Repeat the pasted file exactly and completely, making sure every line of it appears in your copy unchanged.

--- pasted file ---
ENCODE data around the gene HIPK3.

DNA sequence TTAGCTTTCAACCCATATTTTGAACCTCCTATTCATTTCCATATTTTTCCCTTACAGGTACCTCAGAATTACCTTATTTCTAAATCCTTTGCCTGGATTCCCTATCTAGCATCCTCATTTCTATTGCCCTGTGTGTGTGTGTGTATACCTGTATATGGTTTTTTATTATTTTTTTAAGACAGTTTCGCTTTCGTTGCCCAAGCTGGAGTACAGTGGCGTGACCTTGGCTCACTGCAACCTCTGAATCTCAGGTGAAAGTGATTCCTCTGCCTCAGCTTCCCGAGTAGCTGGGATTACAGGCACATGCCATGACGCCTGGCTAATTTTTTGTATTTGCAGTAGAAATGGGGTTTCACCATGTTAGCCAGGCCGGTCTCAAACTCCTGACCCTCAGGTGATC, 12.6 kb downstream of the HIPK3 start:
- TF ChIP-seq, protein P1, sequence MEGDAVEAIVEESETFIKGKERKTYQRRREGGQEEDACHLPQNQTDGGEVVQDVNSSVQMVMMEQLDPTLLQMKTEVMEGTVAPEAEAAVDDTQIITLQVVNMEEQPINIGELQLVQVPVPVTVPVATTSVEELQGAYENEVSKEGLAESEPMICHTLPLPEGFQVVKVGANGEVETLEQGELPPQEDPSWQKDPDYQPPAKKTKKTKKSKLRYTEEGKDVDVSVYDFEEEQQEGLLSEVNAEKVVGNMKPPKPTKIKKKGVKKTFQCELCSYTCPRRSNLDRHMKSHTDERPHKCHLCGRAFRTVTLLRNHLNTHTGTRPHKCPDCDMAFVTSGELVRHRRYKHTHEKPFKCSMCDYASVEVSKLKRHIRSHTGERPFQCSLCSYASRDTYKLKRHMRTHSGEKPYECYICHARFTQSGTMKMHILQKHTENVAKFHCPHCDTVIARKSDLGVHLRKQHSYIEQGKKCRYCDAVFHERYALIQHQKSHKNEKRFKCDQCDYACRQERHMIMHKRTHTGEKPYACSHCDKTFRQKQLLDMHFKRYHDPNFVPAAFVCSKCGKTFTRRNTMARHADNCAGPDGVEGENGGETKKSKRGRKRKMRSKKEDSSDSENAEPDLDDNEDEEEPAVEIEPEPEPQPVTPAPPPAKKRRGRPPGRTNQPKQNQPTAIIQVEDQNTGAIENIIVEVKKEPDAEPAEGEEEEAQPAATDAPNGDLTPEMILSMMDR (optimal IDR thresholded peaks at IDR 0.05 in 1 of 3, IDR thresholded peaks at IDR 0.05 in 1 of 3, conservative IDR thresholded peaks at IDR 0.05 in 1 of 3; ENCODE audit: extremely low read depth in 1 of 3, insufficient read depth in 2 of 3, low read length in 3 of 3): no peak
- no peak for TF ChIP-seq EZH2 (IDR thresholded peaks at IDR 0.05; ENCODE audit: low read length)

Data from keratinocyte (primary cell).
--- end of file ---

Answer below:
ENCODE data around the gene HIPK3.

DNA sequence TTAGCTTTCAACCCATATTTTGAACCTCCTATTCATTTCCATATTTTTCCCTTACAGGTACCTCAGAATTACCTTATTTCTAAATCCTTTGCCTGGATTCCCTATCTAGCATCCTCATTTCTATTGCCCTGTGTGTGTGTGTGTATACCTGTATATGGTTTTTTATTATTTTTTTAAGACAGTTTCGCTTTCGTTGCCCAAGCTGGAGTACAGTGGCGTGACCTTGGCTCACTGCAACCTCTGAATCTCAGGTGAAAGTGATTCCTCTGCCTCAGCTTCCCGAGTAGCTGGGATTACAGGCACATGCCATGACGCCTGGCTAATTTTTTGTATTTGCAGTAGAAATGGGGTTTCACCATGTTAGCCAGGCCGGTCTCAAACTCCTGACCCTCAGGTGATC, 12.6 kb downstream of the HIPK3 start:
- TF ChIP-seq, protein P1, sequence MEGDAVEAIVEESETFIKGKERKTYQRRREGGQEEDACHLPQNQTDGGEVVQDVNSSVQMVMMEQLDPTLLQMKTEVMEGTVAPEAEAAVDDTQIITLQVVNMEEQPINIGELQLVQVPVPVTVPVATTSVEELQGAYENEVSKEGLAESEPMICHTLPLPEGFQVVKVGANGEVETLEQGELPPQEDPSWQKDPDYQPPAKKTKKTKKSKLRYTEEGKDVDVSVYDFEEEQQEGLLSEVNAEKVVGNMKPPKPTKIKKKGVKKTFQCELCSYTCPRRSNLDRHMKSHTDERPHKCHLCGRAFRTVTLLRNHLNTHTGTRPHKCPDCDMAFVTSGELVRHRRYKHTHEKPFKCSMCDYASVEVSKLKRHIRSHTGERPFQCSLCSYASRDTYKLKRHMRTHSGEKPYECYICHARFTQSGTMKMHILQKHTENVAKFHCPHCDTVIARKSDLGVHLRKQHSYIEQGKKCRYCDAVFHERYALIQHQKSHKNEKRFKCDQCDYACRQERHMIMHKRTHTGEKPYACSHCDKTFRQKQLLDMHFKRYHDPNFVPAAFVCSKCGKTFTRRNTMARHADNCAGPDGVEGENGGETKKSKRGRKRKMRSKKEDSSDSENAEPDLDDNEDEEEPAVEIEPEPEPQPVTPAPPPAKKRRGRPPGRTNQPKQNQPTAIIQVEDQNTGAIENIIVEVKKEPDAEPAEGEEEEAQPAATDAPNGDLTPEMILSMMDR (optimal IDR thresholded peaks at IDR 0.05 in 1 of 3, IDR thresholded peaks at IDR 0.05 in 1 of 3, conservative IDR thresholded peaks at IDR 0.05 in 1 of 3; ENCODE audit: extremely low read depth in 1 of 3, insufficient read depth in 2 of 3, low read length in 3 of 3): no peak
- no peak for TF ChIP-seq EZH2 (IDR thresholded peaks at IDR 0.05; ENCODE audit: low read length)

Data from keratinocyte (primary cell).